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The University Magazine

RIT and U.S. Census Bureau helped launch ADI

ADI

Discussing an ADI project are, from left, K. Bradley Paxton, Todd Johnsson '00 and Steve Spiwak '84.

When scanning images for automated data collection, it is imperative that the software and hardware used in the process extract accurate data and reproduce faithful depictions of the original document.

This is particularly important for companies and organizations such as the U.S. Census Bureau that scan millions of documents and need all of the images and information collected to be highly accurate.

Many of these organizations have turned to Advanced Document Imaging or ADI LLC, a graduate of the RIT business incubator, Venture Creations. ADI utilizes proprietary image and data analysis software to evaluate document scanning and image capture processes, assisting organizations in improving their scanning and the overall accuracy of the data collected.

"ADI has developed technology that assists in assessing the quality of image capture and data collection, ultimately improving its use in a host of areas," says K. Bradley Paxton, company co-founder and CEO. "Our initial product line has grown into a series of offerings and services for both public and private organizations."

The company, now based in its own facility in the Rochester suburb of Henrietta, was incorporated in 2002 and has subsequently tripled in size. ADI assisted the U.S. Census Bureau in preparing for the 2000 census and is currently working with the agency in advance of the 2010 effort. It also provides image analysis services for other government agencies and private companies such as Lockheed Martin and is working with another Venture Creations company, NanoArk Corp., to develop additional products.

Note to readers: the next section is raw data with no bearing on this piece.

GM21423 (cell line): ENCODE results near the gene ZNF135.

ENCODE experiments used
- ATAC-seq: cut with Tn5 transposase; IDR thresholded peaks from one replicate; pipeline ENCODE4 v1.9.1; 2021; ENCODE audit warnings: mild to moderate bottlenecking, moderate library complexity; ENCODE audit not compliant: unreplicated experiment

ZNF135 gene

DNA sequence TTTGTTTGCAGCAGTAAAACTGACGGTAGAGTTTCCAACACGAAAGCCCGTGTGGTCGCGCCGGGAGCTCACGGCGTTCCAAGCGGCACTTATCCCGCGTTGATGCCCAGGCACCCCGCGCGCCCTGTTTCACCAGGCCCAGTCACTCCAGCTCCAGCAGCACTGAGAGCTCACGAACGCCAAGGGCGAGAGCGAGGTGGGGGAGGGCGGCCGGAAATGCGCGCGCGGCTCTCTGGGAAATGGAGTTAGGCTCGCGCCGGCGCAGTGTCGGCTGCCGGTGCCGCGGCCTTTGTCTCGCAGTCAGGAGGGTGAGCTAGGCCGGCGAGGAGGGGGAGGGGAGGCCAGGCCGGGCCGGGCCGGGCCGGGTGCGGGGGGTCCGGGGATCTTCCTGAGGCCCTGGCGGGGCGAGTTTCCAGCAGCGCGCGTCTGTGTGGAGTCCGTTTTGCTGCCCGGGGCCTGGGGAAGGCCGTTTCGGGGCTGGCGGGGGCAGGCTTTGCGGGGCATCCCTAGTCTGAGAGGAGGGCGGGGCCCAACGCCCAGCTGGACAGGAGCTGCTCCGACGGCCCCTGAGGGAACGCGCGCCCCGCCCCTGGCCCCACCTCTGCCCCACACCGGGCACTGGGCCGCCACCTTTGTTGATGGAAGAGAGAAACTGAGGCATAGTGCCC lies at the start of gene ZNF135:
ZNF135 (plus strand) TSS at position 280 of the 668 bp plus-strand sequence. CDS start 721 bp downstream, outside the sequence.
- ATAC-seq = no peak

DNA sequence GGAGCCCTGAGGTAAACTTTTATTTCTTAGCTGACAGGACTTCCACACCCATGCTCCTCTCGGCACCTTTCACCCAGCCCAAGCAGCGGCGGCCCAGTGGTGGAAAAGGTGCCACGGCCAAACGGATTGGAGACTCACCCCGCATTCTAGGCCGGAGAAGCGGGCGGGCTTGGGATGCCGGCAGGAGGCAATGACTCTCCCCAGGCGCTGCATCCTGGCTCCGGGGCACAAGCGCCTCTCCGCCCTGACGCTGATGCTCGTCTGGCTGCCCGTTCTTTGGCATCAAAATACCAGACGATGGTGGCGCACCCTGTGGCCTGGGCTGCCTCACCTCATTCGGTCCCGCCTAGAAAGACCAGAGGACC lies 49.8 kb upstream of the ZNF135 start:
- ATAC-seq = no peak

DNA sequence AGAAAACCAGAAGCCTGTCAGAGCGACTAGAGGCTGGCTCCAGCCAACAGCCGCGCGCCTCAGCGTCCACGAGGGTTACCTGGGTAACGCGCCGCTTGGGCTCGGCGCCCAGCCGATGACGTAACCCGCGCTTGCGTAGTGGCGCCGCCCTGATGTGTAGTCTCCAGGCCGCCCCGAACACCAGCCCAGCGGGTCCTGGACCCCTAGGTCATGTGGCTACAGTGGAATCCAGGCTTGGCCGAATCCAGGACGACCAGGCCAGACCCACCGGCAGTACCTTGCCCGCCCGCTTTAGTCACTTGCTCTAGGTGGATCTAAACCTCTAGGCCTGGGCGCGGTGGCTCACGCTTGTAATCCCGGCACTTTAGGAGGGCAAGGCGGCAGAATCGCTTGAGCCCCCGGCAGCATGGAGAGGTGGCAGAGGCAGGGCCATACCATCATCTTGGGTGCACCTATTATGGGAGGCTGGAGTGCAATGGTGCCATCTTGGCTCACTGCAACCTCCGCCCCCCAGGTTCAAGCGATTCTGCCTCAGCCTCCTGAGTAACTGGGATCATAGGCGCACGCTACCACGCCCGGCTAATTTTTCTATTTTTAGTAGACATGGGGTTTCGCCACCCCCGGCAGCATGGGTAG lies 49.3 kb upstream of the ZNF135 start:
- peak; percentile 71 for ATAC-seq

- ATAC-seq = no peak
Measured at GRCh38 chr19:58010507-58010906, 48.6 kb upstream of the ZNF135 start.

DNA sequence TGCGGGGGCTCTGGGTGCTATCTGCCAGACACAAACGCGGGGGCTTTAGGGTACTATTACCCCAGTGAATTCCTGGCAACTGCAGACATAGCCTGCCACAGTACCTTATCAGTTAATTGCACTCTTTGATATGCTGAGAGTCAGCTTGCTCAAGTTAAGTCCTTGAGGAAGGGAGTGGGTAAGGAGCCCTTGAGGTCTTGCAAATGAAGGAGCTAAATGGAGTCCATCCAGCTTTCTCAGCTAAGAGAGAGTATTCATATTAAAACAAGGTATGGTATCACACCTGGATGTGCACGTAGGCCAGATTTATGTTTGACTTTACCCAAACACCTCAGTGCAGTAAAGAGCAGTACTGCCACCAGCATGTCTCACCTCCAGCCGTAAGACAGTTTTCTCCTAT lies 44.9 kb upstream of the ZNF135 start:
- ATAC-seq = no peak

A number of ADI employees are RIT grads who are adding to the company's development and the advancement of the imaging industry as a whole. Steve Spiwak '84 (electrical engineering technology), ADI's vice president of engineering, assisted in initial quality assurance system development for ADI's first products and conducted preparation work for the 2000 census.

"We have leveraged what we have learned from our work with the Census Bureau and are now expanding our capabilities into the commercial sector," Spiwak says. "We have found that many organizations that automatically collect data from paper forms have no idea how well their data capture systems perform. Our technology can evaluate their output and show them ways to make cost-effective improvements."

In all, 10 alumni work for the company, including chief operating officer Todd Johnsson '00 (MBA). Two RIT professors serve as consultants. ADI also hires cooperative education and graduate students for different projects and has long-standing research partnerships with RIT's Printing Industry Center and the Chester F. Carlson Center for Imaging Science. Paxton notes that the continued growth of the company will be based on the development of new software packages and technology products, made possible in part through ADI's continued collaboration with RIT.

"Our connection to RIT has been central in ADI's growth and development through the improvement of our current technology, the utilization of numerous RIT graduates in our business operations, as well as the utilization of RIT expertise in our current research and new product development efforts," Paxton says.

Will Dube